Feb 12, 2009

NEW: Cambridge Geology Trail

Discover geology…around Cambridge city centre
Category: 2009
Posted by: admin

Now you can! The Cambridge Geology Trail will help you to do just that. This new self-guided walk around the historic city centre will introduce you to just a few of the many different rock types, fossils, minerals and geological features that are waiting to be discovered in the walls, roofs and pavements of Cambridge

The development of the trail has been a collaborative project led by Annette Shelford, Museum Education Officer at the Sedgwick Museum of Earth Sciences. It has been funded by MLA Renaissance East of England and the Friends of the Sedgwick Museum. Annette said "The walls and pavements of Cambridge are crammed with fascinating rocks and fossils from all over the world. To a geologist, every rock or fossil tells a story, providing a snapshot of a time or event in the Earth's long history. How could we get people looking and thinking about the geological stories that are directly under our feet and on every street corner? That's where the trail has grown from."

SamSam Simic talks to a museum visitor about how to identify different grains in the limestone steps outside Sedgwick Museum

The trail is based on a building stones walk compiled by Dr. Nigel Woodcock from the Department of Earth Sciences. His aim was to introduce first year undergraduate students to looking at geology out of the classroom.

Much of the work required to update the older trail was carried out by volunteers Sorcha McMahon and Samantha Simic who worked with museum staff, Nigel Woodcock and other geologists from the Department of Earth Sciences to research, write and evaluate the trail. Both were recent geology graduates who were the winners of the Friends of the Sedgwick Museum Education Prize, a one-month voluntary work placement in the Sedgwick Museum to gain experience in museum interpretation and science communication.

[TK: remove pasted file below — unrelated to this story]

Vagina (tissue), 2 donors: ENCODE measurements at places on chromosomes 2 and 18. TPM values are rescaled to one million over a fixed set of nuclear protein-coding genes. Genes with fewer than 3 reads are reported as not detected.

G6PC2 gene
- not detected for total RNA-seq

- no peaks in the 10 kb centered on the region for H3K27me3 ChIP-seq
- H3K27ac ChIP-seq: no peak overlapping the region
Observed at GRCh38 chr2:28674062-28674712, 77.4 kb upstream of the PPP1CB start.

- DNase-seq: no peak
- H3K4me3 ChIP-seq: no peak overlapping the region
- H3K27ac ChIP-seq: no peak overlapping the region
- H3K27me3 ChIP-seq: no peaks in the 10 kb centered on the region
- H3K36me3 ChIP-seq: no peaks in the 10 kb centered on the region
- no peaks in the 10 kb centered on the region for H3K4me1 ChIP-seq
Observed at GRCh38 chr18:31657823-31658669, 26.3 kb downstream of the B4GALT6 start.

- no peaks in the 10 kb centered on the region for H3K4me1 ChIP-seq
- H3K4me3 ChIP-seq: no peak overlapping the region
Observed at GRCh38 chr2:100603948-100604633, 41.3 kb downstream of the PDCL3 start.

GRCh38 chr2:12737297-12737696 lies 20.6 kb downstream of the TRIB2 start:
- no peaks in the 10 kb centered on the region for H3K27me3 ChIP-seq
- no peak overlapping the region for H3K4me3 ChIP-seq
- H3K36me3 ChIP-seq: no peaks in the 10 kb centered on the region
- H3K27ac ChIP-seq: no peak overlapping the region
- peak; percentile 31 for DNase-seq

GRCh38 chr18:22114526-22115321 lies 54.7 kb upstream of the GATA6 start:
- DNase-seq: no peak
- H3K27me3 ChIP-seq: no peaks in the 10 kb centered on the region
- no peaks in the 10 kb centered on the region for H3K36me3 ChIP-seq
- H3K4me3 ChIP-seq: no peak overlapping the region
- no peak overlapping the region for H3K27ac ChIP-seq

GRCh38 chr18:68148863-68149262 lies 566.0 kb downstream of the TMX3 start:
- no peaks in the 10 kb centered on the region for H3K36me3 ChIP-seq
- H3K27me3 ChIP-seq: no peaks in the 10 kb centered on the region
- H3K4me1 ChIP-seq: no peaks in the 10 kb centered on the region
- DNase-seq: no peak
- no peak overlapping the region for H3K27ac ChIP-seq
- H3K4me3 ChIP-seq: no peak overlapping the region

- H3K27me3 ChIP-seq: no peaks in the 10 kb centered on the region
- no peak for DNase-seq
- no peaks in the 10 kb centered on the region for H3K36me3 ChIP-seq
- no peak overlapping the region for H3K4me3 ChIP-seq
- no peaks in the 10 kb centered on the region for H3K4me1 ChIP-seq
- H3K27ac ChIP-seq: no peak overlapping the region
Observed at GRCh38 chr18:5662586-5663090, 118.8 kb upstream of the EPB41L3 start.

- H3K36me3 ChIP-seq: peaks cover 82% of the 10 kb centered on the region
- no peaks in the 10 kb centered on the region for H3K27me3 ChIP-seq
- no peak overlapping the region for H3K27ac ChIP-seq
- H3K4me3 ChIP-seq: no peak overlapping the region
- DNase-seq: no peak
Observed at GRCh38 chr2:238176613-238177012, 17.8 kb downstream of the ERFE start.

The trail has been tested and commented on by museum visitors, members of the Friends of the Sedgwick Museum, A-level geology students from London, and staff and students in the Department of Earth Sciences. The project has also been supported by the Cambridge Association of Tour Guides and British Geological Survey. Annette said "Somebody who tried out the trail said afterwards that they would never look at the city in the same way again! We hope that this will encourage many more people to think about the geology in the buildings around them."

The trail can be purchased from the Sedgwick Museum Shop.



Monday to Friday
10:00 to 13:00 & 14:00 to 17:00

10:00 to 16:00 


This summer, young visitors to some of our UCM museums have the opportunity to participate in an exciting artist-led treasure hunt. Hidden Tales: the Riddle of the White Sphinx, created by Mark Wells and Sorrel May, and illustrated by Jennifer Bell encourages families to explore our museums in a different way... Author Mark Wells tells all here.

Fifty years ago, Cambridge mineralogist, Dr Stuart Agrell was given VIP treatment and a police escort after flying into Heathrow from the USA because he was carrying a bag full of very precious rock material. The samples were amongst the most expensive ever collected as they had been retrieved from the moon by two of the American Apollo 11 mission astronauts. The programme of their investigation was a remarkable and unprecedented example of international scientific collaboration, which still continues.

Stuart Agrell on the underground with a carpet bag of rocks from the Apollo 11 missionGuess what I’ve got in my bag? 50 years ago, Cambridge mineralogist, Stuart Agrell nonchalantly carried some of the most valuable rocks ever collected back to Cambridge in his holdall. (© Mirrorpix, reproduced with permission)